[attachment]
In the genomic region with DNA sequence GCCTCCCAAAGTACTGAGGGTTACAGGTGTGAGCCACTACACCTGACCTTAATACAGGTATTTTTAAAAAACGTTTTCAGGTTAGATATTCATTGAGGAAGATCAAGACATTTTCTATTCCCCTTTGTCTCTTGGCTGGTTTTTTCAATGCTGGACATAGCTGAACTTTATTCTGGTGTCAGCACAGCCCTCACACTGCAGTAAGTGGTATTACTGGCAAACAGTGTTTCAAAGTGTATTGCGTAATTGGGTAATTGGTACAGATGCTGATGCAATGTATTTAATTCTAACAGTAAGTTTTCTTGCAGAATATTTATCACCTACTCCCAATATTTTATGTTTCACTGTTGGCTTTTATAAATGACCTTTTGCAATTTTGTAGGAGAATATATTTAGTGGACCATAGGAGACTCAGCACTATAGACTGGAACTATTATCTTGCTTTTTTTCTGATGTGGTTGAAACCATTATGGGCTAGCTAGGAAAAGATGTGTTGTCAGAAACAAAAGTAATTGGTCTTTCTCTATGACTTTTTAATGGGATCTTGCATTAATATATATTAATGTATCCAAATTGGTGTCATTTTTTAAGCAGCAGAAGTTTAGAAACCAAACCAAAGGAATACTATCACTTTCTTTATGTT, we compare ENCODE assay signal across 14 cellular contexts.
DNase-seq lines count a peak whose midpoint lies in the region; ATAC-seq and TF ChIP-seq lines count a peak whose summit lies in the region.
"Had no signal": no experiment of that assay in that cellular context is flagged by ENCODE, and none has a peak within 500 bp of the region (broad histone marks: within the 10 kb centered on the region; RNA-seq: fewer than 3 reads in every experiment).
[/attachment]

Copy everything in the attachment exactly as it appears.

In the genomic region with DNA sequence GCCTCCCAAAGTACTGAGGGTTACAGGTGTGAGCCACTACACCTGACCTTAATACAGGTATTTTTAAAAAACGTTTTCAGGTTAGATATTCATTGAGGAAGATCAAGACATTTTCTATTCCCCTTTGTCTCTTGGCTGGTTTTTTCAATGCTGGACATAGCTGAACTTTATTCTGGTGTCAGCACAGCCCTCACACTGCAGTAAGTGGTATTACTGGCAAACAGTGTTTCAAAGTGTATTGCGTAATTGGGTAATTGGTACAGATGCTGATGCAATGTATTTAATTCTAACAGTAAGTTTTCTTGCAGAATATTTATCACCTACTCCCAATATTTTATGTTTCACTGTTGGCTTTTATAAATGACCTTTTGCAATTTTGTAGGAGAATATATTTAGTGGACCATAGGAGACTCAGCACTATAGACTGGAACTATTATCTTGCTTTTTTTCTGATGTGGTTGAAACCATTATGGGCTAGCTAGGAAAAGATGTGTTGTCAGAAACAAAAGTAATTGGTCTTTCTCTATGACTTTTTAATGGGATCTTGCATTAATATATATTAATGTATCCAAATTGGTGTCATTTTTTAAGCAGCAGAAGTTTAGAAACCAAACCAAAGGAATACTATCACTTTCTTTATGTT, we compare ENCODE assay signal across 14 cellular contexts.
DNase-seq lines count a peak whose midpoint lies in the region; ATAC-seq and TF ChIP-seq lines count a peak whose summit lies in the region.
"Had no signal": no experiment of that assay in that cellular context is flagged by ENCODE, and none has a peak within 500 bp of the region (broad histone marks: within the 10 kb centered on the region; RNA-seq: fewer than 3 reads in every experiment).